In this week’s documentary segment linked to YouTube, Dr. Fleming and Hannaniah briefly refer to the Bedouin. Who are they? What are they currently like? What were they like even just 100 years ago?
According to Wikipedia, the Bedouin are “a grouping of nomadic Arab peoples who have historically inhabited the desert regions in North Africa, the Arabian Peninsula, Iraq, and the Levant.” They were semi-nomads at least until recently in Israel. This means they’d wander with their goats and sheep to find weeds in the arid parts, living in mobile goat-hair tents. Gradually during the last 100 years or so, modernization has been stealing away their ancient traditions bit by bit. The Israeli government has also been settling many of them.
I learned a little about these peoples just by being in Israel and having Dr. Fleming point them out as we drove by in the arid parts of Israel. They also showed us a goat-hair tent at the Biblical Resources Center. This center used to display different archaeological replicas in Jerusalem, and now they’ve relocated to Atlanta, Georgia. However, I’ve been learning a lot more about the Bedouin’s cultural institutions, and about Israel’s background, by reading Ancient Israel, Its Life and Institutions, by Roland De Vaux. Now, different laws in the Old Testament make more sense to me, because Israel’s roots were also semi-nomadic. What we’re used to in the West is quite different.
Nomads must rely on the tribe for protection, policing, etc., since they’re extremely spread apart. Their isolation presents a totally different set of problems, challenges, and solutions. Bedouin are losing their reliance on the tribe as they’re settling in Palestine. Instead, the clan has gained importance, and particularly the family units. This happened to ancient Israel during the time of Judges, as well.
Clans would start to specialize in different areas of expertise, based on location and available resources. Their need for the cities of refuge grew out of their old methods of enforcing the law because they were settling. The rich and poor classes emerged as soon as their fortunes became based on working the land. But this also intensified with the installation of kings, who employed court officials and an army.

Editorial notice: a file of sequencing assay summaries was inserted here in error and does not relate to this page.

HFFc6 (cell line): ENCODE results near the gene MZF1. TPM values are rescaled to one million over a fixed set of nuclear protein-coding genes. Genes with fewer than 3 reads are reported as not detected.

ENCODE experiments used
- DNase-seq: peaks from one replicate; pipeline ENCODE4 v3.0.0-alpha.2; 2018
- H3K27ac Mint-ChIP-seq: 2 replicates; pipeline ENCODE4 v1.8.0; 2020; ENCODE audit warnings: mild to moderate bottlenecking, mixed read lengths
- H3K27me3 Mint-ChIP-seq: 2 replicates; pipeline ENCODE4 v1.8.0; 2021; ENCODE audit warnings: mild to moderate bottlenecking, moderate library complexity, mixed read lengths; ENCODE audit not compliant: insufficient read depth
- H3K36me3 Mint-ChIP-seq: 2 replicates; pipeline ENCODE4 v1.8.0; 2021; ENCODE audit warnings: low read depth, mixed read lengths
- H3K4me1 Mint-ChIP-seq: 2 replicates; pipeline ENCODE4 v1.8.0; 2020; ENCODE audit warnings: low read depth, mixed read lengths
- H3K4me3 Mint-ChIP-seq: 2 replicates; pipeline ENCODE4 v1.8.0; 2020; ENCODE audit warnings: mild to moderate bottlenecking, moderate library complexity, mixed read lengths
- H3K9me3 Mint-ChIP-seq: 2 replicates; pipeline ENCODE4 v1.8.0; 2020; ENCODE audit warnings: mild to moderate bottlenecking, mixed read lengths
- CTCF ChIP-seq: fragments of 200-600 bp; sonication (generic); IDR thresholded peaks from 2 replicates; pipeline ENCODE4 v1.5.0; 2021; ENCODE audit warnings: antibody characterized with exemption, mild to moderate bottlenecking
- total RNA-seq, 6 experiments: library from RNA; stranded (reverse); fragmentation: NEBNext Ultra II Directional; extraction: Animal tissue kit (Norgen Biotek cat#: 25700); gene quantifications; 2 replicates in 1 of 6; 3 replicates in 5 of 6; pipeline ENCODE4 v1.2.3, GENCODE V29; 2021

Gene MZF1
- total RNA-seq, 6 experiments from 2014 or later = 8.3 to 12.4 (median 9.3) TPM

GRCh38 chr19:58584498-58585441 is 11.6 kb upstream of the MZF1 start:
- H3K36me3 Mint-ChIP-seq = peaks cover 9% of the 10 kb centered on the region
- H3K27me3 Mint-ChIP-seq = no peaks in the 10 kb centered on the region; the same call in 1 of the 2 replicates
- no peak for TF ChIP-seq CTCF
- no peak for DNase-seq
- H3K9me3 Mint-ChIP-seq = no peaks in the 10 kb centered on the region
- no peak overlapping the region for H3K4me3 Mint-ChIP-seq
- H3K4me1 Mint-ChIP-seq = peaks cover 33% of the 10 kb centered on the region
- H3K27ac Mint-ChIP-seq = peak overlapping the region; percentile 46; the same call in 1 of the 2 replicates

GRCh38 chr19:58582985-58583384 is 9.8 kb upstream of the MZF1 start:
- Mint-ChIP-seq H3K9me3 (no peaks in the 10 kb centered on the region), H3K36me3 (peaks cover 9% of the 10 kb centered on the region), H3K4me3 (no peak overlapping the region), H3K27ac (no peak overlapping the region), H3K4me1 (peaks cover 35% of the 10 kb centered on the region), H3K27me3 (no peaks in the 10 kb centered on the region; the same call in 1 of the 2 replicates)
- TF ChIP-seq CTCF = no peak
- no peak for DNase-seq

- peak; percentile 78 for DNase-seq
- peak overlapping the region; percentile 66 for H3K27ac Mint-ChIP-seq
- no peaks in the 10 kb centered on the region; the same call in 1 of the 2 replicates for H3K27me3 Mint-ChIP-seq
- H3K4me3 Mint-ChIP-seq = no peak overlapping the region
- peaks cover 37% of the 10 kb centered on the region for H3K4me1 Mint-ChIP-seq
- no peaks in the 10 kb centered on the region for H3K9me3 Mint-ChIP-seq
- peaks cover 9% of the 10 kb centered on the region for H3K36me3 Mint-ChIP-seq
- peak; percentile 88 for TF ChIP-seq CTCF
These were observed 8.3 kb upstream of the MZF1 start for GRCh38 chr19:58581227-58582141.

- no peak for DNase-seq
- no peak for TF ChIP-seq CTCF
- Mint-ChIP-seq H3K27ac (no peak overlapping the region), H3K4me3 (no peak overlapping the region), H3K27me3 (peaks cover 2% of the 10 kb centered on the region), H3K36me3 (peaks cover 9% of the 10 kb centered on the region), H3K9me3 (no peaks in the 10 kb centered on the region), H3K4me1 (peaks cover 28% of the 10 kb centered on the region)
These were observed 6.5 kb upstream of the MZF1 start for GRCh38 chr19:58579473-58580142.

The same problems that fuel the conflict between the West Bank, Gaza Strip and the Jews in Israel fuel the controversy surrounding the Bedouins today. Being Arabs, the Bedouins also feel their homes are being taken from them. There are probably some who actually like the effects of modernization and what the government offers by settling them. But from what I read on the web, most sound like they have an ax to grind.
Like other peoples, governments, and cultures, minorities are always either being neglected or even given more privileges because they are a minority. The dilemma is always the same: what’s fair? And how can we afford to grant them this or that? “Hemming in” these semi-nomads makes them feel the Israeli government “owes them.” So many more Bedouin still aren’t settled. But the more you give, the more demanding the takers can be. The more you try to please, the more the receivers can take things for granted and even hate, despite all you do.
I’m not justifying the Jews or intending to make the Arabs and/or the Bedouins look bad. I’m just displaying our sinful human tendencies and raising the need for forgiveness and healing. How can we heal if we won’t move past the injustices we’ve suffered? We must commit to forgiving or remain victims not of the injustices, but of our own sinful responses.
Are you still such a victim?
The above picture was a free stock picture available online from a long time ago, and I can’t find where I got it now.